Sydney based Colourist Annelie Chappelle, said “When I worked with DOP Toby [Oliver] on Spirited [Series 2] he had a very strong idea of the look he wanted. Not only could he express what he wanted, he brought me reference shots to further explain subtleties of the look and feel he was after. It was a fabulous collaboration and we produced a look that worked best for all involved in the project.”
“Digital technology has revolutionised the world and the entertainment industry. From the types of stories told, to the way they are told, to the number which are shot, posted, delivered and consumed,” says Colourist, CJ Dobson.
Twenty years ago, the industry produced a new release film every couple of weeks; now, a couple of new releases are produced every week. The speed of production and consumption has also affected budgets across every industry sector.
“I was speaking with a DOP the other day who was reminiscing about having a day or half a day to set up the whole scene - now, it’s all go, go, go,” says Deirdre McClelland.
Marcus Timpson, Colourist, “When DOPs are under pressure, either due to technology or time they choose, sensibly, a very safe exposure. The actual art of lighting and photography is still there, it’s just that the time is not, so one of our tasks is to assist them to add the flair in post that they intended for their shot but that they did not have the time to set up.”
“What many people might not realise is that it is not always an addition - it’s often a subtraction. Due to the detail captured by digital technology, I find that I am often taking the detail away, rather than adding these days,” says Brett Manson.
“Yes, sometimes a half a day on set compared to a few hours in post is a big cost difference, so now there are more instances of shooting with a safe exposure and knowing that the footage can be corrected in post production,” says Timpson.
This trend combined with the variety of digital cameras and data work flows on offer, has further strengthened relationships between DOPs, directors and colourists.
With such rapid changes on set and in post technologies, what does the future look like for a professional colourist?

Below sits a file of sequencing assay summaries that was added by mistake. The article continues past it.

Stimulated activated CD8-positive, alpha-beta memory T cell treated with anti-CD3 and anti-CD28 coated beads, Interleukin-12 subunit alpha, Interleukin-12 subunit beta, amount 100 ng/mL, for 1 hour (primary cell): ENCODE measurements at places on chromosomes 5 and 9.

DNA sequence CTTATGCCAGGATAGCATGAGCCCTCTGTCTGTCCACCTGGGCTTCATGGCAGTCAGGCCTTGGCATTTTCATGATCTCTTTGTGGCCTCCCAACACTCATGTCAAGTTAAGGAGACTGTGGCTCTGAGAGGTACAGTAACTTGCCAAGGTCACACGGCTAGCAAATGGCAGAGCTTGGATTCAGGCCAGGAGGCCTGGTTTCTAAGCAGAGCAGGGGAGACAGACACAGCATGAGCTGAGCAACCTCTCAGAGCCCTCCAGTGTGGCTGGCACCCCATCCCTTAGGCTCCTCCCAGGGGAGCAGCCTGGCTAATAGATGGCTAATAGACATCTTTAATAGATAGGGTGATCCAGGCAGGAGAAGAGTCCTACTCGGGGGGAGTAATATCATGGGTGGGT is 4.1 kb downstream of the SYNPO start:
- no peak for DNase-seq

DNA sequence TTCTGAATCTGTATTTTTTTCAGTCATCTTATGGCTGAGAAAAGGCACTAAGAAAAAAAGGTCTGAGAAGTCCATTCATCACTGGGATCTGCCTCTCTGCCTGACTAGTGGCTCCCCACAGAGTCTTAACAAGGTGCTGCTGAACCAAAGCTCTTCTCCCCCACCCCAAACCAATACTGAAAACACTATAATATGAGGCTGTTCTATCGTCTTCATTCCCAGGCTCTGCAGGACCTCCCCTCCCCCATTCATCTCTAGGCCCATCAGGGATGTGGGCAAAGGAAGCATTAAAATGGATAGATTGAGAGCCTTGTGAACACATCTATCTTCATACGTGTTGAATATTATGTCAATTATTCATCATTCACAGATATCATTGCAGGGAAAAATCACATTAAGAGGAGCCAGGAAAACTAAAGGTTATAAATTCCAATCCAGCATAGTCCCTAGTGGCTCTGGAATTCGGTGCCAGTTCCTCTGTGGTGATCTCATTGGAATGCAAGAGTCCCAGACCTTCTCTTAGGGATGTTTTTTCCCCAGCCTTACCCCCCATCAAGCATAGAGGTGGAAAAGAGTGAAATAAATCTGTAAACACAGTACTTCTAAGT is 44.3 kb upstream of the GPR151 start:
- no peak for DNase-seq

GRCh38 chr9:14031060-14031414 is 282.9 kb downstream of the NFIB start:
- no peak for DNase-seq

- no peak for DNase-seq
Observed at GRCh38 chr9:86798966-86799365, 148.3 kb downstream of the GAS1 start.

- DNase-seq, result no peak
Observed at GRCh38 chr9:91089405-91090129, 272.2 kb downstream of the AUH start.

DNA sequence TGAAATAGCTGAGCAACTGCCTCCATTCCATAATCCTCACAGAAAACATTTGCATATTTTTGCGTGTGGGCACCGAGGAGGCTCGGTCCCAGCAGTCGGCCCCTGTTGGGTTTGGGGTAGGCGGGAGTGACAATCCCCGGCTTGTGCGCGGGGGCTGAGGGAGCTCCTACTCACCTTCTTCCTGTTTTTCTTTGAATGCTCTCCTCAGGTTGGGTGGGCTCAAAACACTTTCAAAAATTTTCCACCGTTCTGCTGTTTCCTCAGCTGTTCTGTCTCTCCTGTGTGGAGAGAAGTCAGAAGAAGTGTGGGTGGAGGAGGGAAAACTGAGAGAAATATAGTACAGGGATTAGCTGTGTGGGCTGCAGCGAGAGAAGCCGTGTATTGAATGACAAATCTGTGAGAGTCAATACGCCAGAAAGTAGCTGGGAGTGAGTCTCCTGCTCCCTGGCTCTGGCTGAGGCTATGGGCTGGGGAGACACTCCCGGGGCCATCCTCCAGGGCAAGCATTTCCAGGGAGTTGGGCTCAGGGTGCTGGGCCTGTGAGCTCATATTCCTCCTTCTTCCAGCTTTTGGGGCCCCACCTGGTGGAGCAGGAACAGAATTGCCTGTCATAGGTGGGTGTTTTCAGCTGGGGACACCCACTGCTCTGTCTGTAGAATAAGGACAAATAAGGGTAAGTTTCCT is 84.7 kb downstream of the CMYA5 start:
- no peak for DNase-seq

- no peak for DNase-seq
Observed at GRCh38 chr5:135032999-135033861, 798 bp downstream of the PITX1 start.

Digital Pictures’ in-house futurist, John Fleming, says “Digital Pictures’ colourists have been consulting with DOPs in pre production for years and now we are seeing a dynamic shift in this colour conversation through on-set innovations. These compact, travelling systems offer clients on-location data management, color correction and real-time rushes. It is an exciting development for data and post pipeline management.”
“As technology shifts and advances, colourists are required to learn new systems and approaches, the autodesk 3D ‘relighting’ tools now offered in the latest professional packages are a good example, but one thing is a constant,” says Martin Greer “I know colourists who are fine technicians, but I think what makes the team at Digital Pictures great is that all of the colour graders are creative story tellers and they are passionate about it. They know how to get the best out of very high-end, powerful grading equipment and they know how to get the best out of a story which is a combination that will deliver the best possible results for a client.”
Digital Pictures’ colourists have all travelled various technical paths on the road to becoming colourists. Some were editors, others camera operators, others VFX artists and others from film labs. As a collective brains trust they have centuries of specialist colour grading experience.
They continue to learn from and collaborate with some of the country’s greatest storytellers and directors. Recent projects include, The Eye of The Storm (winner of Best Film, Melbourne International Film Festival 2011) Snowtown and The Burning Man, all of which have been accepted into the prestigious 2011 Toronto Film Festival. The team is also proud to have worked on 12 of the 23 films in competition at this year’s AFI ACCTA Awards.
For a full list of film credits and to view colourists reels, please visit: http://www.digitalpictures.com.au/our-work
by Ella Mitchell